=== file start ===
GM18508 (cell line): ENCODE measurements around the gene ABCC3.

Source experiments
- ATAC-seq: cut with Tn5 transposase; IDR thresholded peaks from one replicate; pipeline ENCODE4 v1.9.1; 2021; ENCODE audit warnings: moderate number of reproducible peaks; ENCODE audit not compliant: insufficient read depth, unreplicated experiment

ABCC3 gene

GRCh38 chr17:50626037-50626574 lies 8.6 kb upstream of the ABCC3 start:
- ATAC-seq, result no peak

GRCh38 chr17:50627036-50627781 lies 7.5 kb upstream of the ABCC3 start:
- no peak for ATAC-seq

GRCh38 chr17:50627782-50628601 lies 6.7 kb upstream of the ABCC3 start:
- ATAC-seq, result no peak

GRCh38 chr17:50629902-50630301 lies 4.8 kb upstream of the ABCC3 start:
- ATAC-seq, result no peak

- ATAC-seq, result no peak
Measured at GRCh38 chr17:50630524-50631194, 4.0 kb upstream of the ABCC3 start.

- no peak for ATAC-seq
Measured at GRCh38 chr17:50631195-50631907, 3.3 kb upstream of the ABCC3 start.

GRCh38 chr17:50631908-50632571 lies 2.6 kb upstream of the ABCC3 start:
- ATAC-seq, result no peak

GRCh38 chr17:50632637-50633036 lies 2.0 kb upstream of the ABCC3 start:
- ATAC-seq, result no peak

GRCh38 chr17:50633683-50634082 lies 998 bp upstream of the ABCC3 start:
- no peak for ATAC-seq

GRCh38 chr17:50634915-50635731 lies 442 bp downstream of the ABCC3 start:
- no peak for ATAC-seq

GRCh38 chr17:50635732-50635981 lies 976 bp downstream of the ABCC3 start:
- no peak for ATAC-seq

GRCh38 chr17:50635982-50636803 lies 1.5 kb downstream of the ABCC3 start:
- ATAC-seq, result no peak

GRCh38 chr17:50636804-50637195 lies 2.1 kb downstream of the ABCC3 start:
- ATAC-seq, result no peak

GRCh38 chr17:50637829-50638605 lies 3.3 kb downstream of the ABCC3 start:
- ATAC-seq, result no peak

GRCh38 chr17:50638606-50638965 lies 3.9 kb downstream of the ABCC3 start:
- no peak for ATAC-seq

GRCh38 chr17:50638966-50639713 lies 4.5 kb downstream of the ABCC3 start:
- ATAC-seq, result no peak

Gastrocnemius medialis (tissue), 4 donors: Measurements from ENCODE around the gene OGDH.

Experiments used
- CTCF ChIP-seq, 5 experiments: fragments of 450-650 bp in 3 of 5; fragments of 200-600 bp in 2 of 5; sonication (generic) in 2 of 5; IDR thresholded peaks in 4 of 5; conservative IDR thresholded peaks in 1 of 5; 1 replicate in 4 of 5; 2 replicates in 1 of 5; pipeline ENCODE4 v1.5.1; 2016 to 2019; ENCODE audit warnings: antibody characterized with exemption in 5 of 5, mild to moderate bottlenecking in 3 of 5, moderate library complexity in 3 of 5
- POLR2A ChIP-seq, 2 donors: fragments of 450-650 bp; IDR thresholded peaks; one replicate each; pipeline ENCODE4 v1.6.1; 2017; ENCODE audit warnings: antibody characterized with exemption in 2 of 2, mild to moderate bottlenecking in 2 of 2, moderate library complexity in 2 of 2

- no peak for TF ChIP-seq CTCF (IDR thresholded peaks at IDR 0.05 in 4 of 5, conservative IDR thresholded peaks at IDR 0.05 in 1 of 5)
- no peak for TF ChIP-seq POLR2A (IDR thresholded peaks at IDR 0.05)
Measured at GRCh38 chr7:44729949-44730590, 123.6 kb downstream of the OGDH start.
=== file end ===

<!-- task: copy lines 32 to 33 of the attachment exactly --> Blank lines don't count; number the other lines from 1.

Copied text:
- ATAC-seq, result no peak

GRCh38 chr17:50638606-50638965 lies 3.9 kb downstream of the ABCC3 start: